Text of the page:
“If you practice more kindness and tolerance, you will find more peace.” The Dalai Lama

Tonglen: Exchanging Self for Others

Pema Chodron writes: “Tonglen has to do with cultivating fearlessness. It opens your heart and gives you courage. In tonglen, you breathe in pain; you acknowledge the suffering of the world. You explore the discomfort of the human condition. And then, with every out breath, you open. You connect with your feelings of joy, well-being, satisfaction and tenderheartedness."

"This practice brings the realization that you can feel both suffering and joy – that both are part of being human. Your heart will open, and you will become less concerned with personal protection. You will cultivate fearlessness and compassion. And that will be of great benefit to others.”

Pema Chodron gives detailed Tonglen practice instruction in her book, The Wisdom of No Escape and the Path of Loving Kindness. And in a CD called, Good Medicine: How to Turn Pain into Compassion with Tonglen Meditation.

The Dalai Lama says that he does Tonglen every day, and in particular for the Chinese officials who torture and kill Tibetans. He says: “I visualize them and draw their ignorance, prejudice, hatred and pride into myself. I do this with such strong feeling that if later I hear about atrocities, the intensity of my own negative feelings is reduce to the point of groundlessness."

"There are many Buddhist practices that cannot actually be achieved – like this one – but are there for developing strong will and determination and openness. For example, you cannot actually give away your happiness and take other’s suffering on yourself. But the practice will certainly increase your compassion.”

The Dalai Lama suggests beginning the practice with “equalizing,” which means, “to realize that each and every sentient being wants happiness and does not want suffering, just like you.” With that in mind, he imagines that this practice actually reduces suffering in the world, but he says that “whether this meditation really helps others or not, it gives me peace of mind. Then I can be more effective, and the benefit is immense.”

Books Available from Amazon

The Wisdom of No Escape And The Path of Loving Kindness, by Pema Chodron, ($10) and the same book in a pocket edition: Awakening Loving-Kindness, ($7). This book is a series of meditation instruction talks by the American Buddhist nun who is among the most popular modern meditation teachers.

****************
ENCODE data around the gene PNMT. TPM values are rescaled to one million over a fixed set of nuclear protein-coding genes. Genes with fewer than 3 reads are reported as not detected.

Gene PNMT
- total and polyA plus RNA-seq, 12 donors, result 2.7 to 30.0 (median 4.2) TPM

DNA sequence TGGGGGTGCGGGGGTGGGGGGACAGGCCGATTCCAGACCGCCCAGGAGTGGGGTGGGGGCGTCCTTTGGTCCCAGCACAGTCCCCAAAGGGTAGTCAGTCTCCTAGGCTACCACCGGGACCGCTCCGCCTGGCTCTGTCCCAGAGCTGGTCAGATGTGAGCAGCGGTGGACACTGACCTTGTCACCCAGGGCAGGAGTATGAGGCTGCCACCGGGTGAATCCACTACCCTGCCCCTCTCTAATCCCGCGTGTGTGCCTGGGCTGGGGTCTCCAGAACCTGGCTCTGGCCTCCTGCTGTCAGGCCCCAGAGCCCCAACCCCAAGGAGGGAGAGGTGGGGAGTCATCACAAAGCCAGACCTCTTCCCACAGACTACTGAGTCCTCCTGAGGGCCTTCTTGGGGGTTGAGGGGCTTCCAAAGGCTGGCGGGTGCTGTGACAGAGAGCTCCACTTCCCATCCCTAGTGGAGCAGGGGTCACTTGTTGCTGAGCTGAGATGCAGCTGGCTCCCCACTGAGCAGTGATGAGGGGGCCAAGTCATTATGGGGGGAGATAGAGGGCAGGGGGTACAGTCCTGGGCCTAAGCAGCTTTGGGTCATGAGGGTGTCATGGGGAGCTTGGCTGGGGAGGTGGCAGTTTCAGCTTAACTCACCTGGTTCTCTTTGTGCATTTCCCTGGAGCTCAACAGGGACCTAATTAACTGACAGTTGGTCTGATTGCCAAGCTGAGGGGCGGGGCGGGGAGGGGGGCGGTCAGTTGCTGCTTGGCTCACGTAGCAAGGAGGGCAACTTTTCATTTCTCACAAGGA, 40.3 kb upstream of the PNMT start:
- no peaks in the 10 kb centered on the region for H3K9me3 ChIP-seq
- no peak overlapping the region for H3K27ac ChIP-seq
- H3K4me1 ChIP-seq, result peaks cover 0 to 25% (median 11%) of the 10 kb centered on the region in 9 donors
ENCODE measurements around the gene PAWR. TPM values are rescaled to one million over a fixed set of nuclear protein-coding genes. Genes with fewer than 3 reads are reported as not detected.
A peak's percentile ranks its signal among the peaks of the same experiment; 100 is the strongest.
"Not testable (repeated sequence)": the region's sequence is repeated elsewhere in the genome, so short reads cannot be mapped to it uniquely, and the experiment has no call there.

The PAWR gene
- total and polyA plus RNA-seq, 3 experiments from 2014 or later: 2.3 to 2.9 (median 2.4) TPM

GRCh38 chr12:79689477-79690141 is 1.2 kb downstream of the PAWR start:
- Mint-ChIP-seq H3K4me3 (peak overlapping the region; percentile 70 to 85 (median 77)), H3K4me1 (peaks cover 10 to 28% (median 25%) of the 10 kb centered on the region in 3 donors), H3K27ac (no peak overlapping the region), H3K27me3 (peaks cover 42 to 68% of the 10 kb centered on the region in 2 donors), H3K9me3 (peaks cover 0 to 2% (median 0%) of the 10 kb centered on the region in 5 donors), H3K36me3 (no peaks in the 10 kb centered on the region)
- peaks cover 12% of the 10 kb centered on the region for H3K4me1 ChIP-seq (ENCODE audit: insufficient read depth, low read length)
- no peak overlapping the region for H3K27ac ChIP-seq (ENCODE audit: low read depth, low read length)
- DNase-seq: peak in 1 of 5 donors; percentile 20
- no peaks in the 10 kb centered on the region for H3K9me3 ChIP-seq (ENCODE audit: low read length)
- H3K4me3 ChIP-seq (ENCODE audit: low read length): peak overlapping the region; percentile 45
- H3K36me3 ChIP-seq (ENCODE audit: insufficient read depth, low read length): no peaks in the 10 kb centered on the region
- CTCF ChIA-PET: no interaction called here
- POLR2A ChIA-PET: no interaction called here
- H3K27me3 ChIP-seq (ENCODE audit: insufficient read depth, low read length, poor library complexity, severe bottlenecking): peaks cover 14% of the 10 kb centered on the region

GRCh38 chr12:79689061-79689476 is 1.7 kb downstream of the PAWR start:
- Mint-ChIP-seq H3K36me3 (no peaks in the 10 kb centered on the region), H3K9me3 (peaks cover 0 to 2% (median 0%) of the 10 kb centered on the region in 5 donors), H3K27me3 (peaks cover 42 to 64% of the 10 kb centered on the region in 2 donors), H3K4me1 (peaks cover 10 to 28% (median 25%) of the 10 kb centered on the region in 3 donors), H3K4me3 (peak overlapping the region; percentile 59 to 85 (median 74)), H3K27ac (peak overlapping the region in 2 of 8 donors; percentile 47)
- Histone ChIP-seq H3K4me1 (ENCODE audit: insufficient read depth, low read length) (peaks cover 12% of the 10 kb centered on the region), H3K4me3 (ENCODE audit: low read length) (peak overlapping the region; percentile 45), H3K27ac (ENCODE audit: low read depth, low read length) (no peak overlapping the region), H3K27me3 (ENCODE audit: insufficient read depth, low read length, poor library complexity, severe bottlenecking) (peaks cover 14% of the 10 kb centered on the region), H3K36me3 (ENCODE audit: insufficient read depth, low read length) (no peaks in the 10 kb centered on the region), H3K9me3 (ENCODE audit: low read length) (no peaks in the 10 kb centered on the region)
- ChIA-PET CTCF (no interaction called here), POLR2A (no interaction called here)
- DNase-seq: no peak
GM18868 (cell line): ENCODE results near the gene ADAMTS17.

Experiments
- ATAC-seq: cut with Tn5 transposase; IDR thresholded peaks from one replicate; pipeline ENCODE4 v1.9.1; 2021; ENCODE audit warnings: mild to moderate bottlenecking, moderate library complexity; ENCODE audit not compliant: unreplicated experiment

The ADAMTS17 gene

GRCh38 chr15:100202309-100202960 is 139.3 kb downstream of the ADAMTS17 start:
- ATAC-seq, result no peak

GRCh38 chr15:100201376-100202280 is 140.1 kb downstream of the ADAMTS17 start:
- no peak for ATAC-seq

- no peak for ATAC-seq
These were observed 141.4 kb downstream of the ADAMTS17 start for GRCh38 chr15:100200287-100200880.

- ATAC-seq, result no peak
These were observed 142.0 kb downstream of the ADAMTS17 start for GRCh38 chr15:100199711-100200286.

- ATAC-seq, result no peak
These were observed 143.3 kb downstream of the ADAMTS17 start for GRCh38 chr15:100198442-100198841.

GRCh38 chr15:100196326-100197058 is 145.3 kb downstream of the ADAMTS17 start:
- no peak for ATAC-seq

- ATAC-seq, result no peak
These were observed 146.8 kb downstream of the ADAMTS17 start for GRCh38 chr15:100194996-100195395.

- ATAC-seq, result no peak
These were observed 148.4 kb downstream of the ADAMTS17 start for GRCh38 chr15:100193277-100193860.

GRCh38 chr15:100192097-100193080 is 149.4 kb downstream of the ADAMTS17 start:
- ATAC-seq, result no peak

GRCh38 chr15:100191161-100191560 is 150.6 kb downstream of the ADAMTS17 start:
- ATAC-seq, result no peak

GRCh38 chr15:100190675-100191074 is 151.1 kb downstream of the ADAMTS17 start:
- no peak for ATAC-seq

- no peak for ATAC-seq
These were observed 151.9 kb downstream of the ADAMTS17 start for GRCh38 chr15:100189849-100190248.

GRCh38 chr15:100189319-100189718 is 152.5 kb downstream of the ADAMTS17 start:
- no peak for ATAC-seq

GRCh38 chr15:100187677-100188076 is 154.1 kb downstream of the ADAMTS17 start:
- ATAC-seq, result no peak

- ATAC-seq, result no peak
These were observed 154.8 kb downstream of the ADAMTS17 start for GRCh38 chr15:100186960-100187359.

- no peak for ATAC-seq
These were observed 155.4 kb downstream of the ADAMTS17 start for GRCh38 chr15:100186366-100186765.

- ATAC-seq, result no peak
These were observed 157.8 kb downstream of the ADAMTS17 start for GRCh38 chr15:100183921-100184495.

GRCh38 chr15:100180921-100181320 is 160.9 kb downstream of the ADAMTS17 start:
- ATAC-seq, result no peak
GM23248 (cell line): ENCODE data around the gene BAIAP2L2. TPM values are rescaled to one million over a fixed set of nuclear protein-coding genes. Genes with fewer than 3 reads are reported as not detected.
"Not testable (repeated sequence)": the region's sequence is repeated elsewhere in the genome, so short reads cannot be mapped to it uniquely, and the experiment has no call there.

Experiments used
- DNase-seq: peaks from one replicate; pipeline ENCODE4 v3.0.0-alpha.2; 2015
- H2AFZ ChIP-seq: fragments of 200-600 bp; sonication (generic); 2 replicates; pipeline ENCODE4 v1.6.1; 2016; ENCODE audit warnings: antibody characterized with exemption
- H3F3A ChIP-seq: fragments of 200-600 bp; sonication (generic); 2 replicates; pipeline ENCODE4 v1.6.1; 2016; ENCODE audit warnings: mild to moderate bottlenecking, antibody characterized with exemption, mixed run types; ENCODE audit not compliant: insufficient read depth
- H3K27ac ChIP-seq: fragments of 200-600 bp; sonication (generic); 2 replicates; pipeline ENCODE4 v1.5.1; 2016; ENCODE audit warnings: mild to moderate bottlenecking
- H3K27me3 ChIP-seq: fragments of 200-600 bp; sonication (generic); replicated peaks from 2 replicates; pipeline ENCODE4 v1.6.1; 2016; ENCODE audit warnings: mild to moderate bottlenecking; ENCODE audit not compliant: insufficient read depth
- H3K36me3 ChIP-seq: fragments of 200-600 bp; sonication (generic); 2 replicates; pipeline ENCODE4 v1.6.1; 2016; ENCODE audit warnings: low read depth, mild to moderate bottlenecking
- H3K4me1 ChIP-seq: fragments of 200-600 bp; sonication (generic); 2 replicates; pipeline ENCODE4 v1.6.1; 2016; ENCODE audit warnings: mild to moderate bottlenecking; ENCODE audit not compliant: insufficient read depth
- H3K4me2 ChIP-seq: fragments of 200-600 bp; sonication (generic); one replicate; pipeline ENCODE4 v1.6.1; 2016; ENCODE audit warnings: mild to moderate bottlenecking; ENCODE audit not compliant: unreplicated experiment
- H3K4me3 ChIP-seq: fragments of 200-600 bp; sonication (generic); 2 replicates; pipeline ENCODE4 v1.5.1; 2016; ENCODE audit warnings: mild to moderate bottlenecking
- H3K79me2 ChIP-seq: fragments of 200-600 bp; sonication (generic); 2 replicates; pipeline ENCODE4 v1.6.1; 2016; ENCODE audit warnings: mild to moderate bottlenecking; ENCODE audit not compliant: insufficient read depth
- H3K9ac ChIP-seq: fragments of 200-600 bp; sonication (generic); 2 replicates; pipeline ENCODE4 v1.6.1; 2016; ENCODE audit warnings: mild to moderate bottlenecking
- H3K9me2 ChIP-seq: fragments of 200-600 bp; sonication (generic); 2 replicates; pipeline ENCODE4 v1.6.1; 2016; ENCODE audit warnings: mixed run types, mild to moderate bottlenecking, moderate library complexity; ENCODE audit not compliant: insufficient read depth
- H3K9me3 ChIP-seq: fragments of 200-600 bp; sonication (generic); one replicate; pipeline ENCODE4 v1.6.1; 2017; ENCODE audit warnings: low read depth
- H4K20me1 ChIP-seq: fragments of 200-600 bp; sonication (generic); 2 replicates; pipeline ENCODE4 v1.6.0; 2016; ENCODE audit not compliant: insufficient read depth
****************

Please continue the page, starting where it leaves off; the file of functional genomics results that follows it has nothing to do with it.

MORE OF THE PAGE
How to Practice: The Way to a Meaningful Life, by the Dalai Lama ($20) A practical explanation of Buddhism and Buddhist meditation techniques that includes instructions for several practices.

Good Medicine: How to Turn Pain Into Compassion with Tonglen Meditation, by Pema Chodron (CD, $17) Sixteen recorded talks and guided meditation practices in Pema's charming, intimate style.

The Compassion Box by Pema Chodron,($18) comes with a 43-minute CD with Chodron's spoken instructions on tonglen meditation, a pocket-sized book, and 59 lojong cards with the teachings on one side and Chodron's commentary on the other.

When Things Fall Apart: Heart Advice for Difficult Times, by Pema Chodron ($13) and on CD ($24). How to free ourselves to face fear and obstacles, and offer ourselves unflinchingly to others. The graceful, conversational tone of Chodron's writing gives the impression of sitting on a pillow across from Pema herself.

Training the Mind and Cultivating Loving Kindness, by Chogyam Trungpa, ($10). This book introduces and explains 59 slogans that can be used to breath life into your daily meditation practice.


The Tibetan Government in Exile maintains information about the Dalai Lama at their site:

Pema Chodron’s biography and teaching schedule is on her website: And there is also information about Pema through the Shambhala organization:

Biography of Chogyam Trungpa The Shambhala organization carries on his teachings in centers worldwide.

The Insight Meditation Society, founded by Sharon Salzberg and others, offers training in Loving Kindness and Vipassana meditation techniques, including Tonglen. Their site has links to other centers teaching these practices.

The Shambhala organization offers both Buddhist and Shambhala meditation programs all around the world. Check the site